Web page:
Detailed Alzheimer's Disease Timeline Revealed

First Results From the DIAN Study Published

Caroline Cassels

July 11, 2012

July 11, 2012 — The first published results from a study of individuals genetically destined to develop a rare and aggressive form of Alzheimer's disease (AD) suggest that preclinical changes may occur long before the onset of symptoms such as cognitive decline and memory loss.

Results from the prospective, longitudinal study, which was conducted in persons who are mutation carriers (MCs) for autosomal-dominant AD, indicate that measurable biochemical and imaging markers, including changes in cerebrospinal fluid (CSF), brain amyloid deposition, and brain metabolism, can be detected up to 25 years before symptoms appear.

"A series of changes begins in the brain decades before the symptoms of Alzheimer's disease are noticed by patients or families, and this cascade of events my provide a timeline for symptomatic onset," first author Randall Bateman, MD, Washington University School of Medicine in St. Louis, Missouri, said in a statement.

Dr. Randall Bateman

"As we learn more about the origins of Alzheimer's to plan preventive treatments, this Alzheimer's timeline will be invaluable for successful drug trial," Dr. Bateman added.

According to Laurie Ryan, PhD, clinical trials program director at the National Institute on Aging, which is one of the organizations that provided funding for the study, the findings may ultimately have important implications for the most common form of the disease.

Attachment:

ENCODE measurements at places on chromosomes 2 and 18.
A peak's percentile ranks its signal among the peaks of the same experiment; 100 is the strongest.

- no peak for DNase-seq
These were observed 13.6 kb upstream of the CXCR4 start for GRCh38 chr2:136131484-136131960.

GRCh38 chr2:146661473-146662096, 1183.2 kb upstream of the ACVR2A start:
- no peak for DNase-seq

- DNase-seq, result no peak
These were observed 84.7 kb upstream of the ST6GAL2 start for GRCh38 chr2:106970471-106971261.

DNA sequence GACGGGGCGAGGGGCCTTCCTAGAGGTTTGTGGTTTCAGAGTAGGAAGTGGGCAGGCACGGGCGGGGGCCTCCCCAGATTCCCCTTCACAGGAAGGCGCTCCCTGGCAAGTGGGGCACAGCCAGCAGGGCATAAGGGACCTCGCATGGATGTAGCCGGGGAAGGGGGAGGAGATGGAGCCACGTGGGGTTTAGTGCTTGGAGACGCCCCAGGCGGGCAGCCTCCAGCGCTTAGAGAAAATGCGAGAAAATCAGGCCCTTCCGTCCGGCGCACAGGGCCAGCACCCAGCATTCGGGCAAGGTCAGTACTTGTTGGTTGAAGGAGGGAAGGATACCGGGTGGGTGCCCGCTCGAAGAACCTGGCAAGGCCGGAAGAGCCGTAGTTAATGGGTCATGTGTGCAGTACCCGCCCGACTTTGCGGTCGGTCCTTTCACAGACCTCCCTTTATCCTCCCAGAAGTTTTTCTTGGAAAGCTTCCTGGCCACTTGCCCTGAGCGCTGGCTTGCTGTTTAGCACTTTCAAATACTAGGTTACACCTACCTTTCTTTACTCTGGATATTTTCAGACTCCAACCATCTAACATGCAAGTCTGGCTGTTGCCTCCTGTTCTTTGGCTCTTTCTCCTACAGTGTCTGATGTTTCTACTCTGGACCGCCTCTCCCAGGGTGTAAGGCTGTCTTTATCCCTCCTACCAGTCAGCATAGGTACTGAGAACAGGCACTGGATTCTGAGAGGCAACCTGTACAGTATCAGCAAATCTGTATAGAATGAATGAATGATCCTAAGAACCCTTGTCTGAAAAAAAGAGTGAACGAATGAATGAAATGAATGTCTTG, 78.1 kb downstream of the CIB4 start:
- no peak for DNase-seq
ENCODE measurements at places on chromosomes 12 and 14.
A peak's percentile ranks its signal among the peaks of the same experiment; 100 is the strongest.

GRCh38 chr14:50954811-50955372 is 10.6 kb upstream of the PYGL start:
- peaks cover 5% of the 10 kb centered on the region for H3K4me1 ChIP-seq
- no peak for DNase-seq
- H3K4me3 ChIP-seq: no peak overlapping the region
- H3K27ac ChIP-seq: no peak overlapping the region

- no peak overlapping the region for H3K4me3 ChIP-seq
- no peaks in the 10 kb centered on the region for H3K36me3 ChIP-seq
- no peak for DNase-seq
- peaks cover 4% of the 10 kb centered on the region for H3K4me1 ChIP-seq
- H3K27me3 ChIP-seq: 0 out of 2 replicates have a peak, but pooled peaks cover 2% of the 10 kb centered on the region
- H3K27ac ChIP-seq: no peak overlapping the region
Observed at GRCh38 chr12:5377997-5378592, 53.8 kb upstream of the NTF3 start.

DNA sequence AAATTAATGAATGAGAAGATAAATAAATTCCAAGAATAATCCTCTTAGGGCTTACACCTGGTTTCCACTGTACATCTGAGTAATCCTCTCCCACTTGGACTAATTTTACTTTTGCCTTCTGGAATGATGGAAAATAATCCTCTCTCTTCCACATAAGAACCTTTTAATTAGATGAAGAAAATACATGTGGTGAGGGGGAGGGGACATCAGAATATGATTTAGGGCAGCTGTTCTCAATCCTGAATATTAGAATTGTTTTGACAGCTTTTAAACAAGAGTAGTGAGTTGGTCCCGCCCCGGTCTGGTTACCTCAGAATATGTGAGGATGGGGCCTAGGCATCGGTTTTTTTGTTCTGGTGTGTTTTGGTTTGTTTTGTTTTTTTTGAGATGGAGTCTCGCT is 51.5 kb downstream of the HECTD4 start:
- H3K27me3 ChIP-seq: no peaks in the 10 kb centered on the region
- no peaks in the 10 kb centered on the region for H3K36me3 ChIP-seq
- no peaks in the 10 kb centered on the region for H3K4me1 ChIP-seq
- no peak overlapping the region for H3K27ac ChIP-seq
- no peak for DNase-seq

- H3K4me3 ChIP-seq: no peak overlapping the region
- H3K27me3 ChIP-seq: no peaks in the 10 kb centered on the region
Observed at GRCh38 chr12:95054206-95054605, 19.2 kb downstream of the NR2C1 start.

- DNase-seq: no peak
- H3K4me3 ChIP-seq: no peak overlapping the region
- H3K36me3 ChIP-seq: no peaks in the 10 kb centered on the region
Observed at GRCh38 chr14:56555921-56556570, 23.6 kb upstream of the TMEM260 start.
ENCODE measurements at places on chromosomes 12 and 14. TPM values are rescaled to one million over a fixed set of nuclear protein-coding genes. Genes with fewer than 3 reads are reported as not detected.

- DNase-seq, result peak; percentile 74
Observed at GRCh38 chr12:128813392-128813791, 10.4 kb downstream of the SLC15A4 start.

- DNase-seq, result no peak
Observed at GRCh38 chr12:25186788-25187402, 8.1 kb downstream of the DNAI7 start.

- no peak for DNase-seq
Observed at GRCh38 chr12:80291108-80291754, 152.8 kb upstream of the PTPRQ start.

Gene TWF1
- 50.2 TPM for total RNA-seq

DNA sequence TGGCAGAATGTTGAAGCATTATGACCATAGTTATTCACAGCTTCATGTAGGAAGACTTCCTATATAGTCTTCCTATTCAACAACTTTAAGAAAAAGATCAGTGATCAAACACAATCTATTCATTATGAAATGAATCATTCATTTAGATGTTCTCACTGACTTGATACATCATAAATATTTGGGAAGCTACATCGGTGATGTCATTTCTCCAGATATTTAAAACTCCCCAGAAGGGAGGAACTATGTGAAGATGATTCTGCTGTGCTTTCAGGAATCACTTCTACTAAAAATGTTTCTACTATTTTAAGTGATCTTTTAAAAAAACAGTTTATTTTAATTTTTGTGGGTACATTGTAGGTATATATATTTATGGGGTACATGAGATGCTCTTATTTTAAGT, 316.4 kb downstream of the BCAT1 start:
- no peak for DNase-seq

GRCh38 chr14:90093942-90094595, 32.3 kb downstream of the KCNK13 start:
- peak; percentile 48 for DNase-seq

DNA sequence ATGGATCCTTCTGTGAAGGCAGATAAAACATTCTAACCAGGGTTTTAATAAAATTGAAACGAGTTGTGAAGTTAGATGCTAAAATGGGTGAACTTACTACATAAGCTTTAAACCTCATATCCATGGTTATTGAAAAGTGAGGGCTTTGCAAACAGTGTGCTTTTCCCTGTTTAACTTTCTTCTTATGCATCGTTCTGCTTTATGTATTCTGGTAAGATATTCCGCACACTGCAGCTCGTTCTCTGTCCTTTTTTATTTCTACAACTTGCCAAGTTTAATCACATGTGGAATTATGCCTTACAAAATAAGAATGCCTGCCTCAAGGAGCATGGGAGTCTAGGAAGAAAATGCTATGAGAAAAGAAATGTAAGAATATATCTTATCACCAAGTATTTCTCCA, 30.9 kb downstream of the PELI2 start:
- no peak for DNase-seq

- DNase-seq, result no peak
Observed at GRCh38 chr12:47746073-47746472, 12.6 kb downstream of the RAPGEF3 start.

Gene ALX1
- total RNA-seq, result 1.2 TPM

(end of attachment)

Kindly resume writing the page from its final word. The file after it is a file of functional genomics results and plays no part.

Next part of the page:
"While DIAN [Dominantly Inherited Alzheimer's Network] participants are at risk for the rare, genetic form of the disease, insights gained from the study will greatly inform our understanding of late-onset Alzheimer's disease," Dr. Ryan said in a statement.

Published online July 11 in the New England Journal of Medicine, these findings from the DIAN study were first presented last year at the Alzheimer's Association International Conference and were reported by Medscape Medical News at that time.

Measurable Changes

One of the major challenges of understanding the magnitude and pathologic processes of late-onset AD, the researchers note, is that the disease develops over many years.

From a research standpoint, autosomal-dominant AD offers the advantage of a predictable age of onset and "an opportunity to determine the sequence and magnitude of pathologic changes that culminate in symptomatic disease."

Autosomal-dominant mutation carriers (MCs) are destined to develop AD when they are in their 40s, 30s, and sometimes 20s.

The DIAN study included 128 MCs who were cognitively normal. All participants underwent baseline clinical and cognitive assessments, brain imaging, as well as CSF and blood testing.

The investigators used the participants' age at baseline assessment and their parents' age of symptom onset of AD to calculate the estimated years to symptom onset.

The investigators found that MCs had lower levels of β-amyloid 42 (Aβ-42) and elevated levels of tau and phosphorylated tau (p-tau) compared with their non–mutation carrier siblings.